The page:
The September issue of Smithsonian magazine includes this fascinating piece about the school system in Finland, which is routinely ranked among the best in the world.
Among the most striking points: Finnish teachers are granted much more autonomy and respect than U.S. educators. Finland’s teachers are selected from the top 10 percent of graduates and must hold a master’s degree, and there are no mandated standardized tests in Finland (which frees teachers from having to devote precious class time to “teaching to the test.”)
Even more interesting is the revelation that the once-homogenous country has had to adapt to a quickly growing immigrant community and a diversifying student body — just as school districts across the U.S. are doing.
One anecdote in particular points out some ways Finnish schools are dealing with those challenges:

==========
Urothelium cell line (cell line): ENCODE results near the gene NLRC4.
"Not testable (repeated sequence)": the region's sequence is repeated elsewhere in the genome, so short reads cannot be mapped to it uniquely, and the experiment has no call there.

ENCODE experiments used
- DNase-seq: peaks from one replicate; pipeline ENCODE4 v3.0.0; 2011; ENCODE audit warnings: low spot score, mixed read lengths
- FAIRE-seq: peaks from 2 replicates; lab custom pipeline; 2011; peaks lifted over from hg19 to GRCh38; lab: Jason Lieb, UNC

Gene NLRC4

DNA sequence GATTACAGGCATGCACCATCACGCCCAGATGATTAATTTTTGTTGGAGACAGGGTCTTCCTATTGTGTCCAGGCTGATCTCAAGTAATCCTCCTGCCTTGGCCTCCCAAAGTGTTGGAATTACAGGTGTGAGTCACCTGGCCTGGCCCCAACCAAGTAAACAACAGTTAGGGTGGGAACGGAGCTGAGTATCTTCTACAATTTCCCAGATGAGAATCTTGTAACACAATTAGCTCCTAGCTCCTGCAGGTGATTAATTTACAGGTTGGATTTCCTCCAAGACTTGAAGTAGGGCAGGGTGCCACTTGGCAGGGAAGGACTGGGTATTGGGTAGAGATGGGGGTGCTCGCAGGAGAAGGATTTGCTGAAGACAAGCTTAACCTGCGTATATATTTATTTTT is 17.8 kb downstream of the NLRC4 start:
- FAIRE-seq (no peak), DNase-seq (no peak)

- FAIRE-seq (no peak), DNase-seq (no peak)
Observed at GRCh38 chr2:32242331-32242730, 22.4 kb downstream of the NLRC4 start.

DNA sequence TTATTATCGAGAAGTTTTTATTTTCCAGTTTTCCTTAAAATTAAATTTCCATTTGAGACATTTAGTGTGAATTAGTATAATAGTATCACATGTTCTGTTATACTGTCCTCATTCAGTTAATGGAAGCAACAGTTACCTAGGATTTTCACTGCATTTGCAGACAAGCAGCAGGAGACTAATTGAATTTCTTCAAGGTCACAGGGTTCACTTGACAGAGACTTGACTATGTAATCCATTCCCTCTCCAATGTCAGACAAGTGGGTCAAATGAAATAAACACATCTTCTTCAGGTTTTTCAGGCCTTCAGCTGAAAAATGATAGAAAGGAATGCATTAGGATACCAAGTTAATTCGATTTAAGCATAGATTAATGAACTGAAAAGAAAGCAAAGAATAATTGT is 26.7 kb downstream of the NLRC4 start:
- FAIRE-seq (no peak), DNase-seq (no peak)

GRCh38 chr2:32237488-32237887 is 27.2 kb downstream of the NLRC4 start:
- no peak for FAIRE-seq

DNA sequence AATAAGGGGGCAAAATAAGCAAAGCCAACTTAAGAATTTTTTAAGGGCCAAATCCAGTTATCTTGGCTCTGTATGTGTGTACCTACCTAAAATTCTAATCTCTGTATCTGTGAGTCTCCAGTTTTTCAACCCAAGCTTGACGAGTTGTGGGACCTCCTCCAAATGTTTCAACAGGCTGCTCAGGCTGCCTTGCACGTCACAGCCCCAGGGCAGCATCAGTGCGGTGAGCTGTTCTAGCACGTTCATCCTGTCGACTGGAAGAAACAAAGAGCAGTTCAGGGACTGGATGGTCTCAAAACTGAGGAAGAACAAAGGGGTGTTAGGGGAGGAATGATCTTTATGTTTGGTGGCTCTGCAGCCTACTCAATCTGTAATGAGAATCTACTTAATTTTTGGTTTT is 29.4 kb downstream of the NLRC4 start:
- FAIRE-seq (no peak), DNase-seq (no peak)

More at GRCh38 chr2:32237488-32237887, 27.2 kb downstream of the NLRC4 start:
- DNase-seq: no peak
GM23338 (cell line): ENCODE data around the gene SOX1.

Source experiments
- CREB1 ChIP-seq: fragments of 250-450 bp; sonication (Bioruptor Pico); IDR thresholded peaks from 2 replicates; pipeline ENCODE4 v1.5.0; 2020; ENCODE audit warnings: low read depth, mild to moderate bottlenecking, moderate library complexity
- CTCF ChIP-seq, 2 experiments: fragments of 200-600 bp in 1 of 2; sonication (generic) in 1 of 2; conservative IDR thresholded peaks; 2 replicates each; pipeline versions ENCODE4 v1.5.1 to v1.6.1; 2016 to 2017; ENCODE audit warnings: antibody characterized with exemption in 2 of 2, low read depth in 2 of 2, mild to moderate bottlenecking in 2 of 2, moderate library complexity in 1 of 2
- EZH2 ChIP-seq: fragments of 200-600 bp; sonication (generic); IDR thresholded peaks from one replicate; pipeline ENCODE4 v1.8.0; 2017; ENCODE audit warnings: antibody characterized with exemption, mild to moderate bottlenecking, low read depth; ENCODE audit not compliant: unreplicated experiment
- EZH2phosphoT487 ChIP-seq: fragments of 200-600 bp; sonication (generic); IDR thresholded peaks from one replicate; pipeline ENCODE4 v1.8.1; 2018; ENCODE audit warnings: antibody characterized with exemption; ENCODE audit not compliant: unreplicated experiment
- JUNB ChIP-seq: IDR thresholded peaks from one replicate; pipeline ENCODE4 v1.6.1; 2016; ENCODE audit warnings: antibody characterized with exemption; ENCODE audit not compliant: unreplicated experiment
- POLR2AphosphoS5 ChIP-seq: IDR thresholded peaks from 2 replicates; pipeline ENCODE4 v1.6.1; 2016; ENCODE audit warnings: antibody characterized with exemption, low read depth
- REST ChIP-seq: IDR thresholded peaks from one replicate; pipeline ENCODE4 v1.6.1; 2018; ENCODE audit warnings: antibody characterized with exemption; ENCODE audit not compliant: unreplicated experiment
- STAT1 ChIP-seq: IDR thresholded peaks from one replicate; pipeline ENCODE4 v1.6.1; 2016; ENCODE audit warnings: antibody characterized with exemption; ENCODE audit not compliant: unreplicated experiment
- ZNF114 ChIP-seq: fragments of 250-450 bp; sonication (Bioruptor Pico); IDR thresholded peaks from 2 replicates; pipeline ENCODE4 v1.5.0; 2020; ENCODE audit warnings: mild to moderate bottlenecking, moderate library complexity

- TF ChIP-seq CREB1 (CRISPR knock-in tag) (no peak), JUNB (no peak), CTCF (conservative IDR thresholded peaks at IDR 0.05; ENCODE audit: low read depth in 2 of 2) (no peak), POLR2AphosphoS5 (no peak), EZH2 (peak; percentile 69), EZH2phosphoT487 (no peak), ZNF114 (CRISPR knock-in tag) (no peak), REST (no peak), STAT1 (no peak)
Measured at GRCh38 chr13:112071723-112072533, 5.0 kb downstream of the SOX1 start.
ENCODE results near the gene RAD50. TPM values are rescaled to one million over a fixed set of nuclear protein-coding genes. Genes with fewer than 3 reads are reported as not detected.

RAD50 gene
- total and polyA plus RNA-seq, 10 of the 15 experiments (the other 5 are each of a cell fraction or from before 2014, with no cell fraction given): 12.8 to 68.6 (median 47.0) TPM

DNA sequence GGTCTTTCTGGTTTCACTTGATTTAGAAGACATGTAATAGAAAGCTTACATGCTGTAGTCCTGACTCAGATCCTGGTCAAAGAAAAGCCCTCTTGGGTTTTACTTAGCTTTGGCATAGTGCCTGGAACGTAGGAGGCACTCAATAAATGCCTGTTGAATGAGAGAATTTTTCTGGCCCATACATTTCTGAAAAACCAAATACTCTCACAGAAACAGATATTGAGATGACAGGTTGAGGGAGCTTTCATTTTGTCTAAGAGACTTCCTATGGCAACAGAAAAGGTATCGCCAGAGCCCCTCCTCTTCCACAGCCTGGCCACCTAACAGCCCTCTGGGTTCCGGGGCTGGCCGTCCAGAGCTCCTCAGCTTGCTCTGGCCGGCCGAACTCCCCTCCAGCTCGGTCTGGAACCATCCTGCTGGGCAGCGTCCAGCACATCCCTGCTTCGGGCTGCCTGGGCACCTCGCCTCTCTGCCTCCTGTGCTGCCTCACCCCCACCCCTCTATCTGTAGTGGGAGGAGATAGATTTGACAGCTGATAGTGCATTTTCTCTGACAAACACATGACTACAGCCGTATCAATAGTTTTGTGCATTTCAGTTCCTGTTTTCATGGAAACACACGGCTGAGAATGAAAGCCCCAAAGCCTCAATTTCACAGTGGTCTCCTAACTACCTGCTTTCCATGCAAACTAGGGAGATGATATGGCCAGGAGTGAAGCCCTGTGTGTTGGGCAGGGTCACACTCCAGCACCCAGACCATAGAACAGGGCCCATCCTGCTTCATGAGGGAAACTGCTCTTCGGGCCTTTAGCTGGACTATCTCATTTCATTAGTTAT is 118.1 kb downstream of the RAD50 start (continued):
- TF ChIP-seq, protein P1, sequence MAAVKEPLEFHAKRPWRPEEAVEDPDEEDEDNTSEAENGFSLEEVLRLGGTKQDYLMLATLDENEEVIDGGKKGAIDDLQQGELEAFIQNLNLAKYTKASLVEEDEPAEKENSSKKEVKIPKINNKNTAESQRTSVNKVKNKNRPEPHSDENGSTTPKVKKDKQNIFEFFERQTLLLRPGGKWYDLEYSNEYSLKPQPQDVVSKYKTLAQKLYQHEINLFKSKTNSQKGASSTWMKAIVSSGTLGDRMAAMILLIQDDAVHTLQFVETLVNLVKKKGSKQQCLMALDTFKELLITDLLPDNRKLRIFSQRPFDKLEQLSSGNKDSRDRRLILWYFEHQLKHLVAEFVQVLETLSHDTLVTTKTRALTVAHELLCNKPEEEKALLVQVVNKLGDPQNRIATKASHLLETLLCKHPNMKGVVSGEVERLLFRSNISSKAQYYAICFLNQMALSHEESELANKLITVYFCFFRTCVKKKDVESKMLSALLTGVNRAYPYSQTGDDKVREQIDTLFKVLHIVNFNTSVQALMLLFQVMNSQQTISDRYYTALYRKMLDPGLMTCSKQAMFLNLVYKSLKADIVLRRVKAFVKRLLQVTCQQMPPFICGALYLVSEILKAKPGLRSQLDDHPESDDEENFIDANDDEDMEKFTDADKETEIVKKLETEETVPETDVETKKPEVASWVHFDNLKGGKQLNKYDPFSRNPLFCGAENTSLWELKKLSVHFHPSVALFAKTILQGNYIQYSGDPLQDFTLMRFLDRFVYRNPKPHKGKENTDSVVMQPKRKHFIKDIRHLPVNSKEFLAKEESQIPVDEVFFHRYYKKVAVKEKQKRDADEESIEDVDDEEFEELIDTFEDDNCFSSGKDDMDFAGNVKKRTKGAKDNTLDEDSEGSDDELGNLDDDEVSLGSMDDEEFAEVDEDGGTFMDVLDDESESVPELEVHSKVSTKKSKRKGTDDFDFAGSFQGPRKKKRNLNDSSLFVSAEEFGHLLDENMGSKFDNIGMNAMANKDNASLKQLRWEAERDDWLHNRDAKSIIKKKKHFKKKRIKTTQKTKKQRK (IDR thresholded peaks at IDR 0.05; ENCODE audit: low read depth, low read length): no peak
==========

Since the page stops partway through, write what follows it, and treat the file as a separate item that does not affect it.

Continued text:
“The wispy 7-year-old had recently arrived from Thailand speaking not a word of Finnish. She was studying math down the hall in a special ‘preparing class’ taught by an expert in multicultural learning. It is designed to help children keep up with their subjects while they conquer the language. Kirkkojarvi’s teachers have learned to deal with their unusually large number of immigrant students. The city of Espoo helps them out with an extra 82,000 euros a year in ‘positive discrimination’ funds to pay for things like special resource teachers, counselors and six special needs classes.”
That’s a marked contrast to the U.S. system, where schools and ELL teachers must often scramble to find time, funding and resources to make sure immigrant students don’t slip through the cracks or fall behind in subjects while learning English. It’s also worth noting the amount of social services Finland provides its students. According to the story, “schools provide food, medical care, counseling and taxi service if needed. Student health care is free.”
As some researchers studying how to improve Latino achievement rates in the United States have noted, many of the problems facing low-income, immigrant students stem from poverty, hunger, lack of medical care or problems at home.